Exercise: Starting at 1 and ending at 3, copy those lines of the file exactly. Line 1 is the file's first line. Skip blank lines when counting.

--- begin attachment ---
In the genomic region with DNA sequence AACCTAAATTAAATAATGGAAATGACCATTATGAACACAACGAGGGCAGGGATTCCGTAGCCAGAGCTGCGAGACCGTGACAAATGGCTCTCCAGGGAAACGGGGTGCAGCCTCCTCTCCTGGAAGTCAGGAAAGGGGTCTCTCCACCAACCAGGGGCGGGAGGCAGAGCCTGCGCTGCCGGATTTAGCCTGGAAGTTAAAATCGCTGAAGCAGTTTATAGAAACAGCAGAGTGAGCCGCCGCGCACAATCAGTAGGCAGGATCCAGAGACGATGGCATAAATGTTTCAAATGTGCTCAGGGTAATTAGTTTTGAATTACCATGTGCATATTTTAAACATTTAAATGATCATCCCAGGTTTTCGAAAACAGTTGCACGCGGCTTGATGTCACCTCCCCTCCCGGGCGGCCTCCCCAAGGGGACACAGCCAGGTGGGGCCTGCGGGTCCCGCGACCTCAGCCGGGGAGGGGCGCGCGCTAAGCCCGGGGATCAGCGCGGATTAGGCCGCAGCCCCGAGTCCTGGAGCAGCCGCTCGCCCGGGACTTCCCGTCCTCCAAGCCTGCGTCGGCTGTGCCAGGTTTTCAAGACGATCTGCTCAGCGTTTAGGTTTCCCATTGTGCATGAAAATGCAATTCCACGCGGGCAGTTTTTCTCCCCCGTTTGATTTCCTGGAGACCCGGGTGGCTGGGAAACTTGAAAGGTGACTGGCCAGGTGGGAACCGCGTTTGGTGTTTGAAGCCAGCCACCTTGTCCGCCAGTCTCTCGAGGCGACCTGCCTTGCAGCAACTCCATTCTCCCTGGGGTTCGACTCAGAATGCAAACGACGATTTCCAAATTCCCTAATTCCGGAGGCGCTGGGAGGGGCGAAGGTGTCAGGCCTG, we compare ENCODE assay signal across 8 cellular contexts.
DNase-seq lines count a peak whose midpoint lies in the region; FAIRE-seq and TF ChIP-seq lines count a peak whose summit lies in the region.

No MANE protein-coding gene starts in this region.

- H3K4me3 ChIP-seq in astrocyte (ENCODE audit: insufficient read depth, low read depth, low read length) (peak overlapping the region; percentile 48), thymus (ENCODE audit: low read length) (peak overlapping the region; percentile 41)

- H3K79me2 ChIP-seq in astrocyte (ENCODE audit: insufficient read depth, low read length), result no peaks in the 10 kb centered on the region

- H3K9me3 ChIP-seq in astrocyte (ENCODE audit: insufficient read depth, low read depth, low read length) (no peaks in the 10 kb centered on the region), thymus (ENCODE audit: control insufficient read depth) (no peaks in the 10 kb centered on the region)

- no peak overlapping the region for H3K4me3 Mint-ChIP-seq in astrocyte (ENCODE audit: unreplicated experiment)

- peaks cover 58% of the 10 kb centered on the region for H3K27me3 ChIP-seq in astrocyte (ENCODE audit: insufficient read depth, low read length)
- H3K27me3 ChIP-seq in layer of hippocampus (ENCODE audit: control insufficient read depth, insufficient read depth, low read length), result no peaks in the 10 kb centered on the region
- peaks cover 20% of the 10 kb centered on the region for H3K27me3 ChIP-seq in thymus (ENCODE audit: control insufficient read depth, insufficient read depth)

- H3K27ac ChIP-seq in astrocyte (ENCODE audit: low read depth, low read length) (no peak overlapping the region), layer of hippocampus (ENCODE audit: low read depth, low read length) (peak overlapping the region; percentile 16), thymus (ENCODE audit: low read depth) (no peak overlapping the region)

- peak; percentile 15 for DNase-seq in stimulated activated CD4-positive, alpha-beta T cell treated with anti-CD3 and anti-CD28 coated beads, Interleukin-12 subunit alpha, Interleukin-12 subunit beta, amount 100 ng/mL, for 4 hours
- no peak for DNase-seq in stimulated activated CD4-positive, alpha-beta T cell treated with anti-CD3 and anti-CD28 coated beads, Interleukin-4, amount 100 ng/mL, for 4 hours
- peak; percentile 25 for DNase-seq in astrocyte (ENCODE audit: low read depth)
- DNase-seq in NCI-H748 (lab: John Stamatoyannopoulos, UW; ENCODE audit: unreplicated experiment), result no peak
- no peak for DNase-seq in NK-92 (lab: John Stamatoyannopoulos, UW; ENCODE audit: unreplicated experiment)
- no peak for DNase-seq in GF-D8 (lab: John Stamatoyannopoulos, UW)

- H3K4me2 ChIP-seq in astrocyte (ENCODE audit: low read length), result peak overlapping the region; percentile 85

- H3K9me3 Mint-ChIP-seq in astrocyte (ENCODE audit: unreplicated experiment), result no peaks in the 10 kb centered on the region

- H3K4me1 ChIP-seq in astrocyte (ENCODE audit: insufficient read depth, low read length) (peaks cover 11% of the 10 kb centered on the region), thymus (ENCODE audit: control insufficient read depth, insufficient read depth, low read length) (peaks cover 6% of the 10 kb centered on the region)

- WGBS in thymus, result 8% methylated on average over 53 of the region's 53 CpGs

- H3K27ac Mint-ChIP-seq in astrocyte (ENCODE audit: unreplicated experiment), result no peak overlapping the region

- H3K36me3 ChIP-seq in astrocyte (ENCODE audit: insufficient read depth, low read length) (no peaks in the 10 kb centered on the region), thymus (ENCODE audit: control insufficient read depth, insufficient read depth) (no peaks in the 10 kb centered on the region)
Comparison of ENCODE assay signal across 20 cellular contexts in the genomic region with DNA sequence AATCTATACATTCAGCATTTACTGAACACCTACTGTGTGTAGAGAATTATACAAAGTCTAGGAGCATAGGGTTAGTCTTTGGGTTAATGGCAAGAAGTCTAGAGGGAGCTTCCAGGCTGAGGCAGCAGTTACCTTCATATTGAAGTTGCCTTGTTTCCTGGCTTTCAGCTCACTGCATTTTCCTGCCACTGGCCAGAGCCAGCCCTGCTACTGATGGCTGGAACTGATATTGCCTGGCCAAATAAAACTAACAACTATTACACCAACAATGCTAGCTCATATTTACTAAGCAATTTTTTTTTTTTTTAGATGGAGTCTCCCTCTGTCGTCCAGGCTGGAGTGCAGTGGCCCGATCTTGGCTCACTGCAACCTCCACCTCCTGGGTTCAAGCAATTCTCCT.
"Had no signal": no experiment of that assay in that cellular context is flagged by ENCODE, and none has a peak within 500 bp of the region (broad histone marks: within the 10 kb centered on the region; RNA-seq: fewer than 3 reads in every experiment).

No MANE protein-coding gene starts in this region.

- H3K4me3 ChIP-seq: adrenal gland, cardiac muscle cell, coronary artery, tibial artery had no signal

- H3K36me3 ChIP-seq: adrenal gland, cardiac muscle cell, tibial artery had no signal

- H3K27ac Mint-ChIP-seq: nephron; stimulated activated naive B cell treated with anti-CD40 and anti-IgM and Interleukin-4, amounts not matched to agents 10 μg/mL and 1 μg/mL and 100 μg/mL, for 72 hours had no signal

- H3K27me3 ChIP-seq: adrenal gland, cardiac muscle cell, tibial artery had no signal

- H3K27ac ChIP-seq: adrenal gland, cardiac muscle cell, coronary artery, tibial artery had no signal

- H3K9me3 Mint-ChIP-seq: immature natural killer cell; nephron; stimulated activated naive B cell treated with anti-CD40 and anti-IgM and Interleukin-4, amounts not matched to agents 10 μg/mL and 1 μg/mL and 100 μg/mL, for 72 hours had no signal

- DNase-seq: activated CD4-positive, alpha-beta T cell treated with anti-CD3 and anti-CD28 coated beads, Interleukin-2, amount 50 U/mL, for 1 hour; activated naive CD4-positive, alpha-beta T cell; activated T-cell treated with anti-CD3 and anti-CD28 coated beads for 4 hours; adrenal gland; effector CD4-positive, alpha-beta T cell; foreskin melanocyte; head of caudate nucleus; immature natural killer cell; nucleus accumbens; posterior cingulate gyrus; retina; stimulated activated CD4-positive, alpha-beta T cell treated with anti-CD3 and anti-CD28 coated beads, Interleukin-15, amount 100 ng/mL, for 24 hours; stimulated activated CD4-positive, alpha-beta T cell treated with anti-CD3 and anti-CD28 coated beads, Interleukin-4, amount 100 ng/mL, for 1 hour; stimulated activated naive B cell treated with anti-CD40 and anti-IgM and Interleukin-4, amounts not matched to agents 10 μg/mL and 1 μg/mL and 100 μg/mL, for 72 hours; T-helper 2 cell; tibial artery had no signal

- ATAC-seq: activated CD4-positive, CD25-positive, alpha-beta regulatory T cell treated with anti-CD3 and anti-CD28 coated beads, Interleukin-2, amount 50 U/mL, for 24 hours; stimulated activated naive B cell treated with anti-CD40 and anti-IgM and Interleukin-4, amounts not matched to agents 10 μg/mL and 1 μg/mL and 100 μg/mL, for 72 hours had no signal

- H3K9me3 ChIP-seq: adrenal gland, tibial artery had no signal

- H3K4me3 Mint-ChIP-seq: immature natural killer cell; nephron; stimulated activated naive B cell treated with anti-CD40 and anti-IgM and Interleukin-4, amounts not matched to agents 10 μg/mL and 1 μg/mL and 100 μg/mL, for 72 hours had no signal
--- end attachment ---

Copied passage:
In the genomic region with DNA sequence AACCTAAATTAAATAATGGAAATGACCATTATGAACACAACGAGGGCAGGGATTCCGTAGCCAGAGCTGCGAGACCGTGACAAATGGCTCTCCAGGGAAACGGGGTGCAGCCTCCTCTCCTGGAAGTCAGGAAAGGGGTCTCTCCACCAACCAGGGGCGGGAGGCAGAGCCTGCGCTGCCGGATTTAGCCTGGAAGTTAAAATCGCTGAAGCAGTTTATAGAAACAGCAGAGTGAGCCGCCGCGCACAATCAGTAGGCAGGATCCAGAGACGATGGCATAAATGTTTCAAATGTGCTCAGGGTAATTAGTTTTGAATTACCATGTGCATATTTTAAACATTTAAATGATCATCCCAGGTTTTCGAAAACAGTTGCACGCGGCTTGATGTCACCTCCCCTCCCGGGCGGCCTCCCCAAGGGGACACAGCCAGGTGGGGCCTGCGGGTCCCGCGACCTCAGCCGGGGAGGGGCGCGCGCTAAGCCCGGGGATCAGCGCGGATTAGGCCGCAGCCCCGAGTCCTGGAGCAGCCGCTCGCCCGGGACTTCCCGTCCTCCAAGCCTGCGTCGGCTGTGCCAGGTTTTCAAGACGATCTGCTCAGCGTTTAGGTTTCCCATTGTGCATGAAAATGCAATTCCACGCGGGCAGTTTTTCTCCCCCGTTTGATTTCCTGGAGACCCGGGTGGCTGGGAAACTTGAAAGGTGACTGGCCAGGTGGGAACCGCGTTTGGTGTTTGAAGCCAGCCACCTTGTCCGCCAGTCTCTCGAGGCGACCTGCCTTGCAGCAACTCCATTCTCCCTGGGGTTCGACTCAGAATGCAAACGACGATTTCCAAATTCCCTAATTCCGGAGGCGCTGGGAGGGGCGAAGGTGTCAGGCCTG, we compare ENCODE assay signal across 8 cellular contexts.
DNase-seq lines count a peak whose midpoint lies in the region; FAIRE-seq and TF ChIP-seq lines count a peak whose summit lies in the region.

No MANE protein-coding gene starts in this region.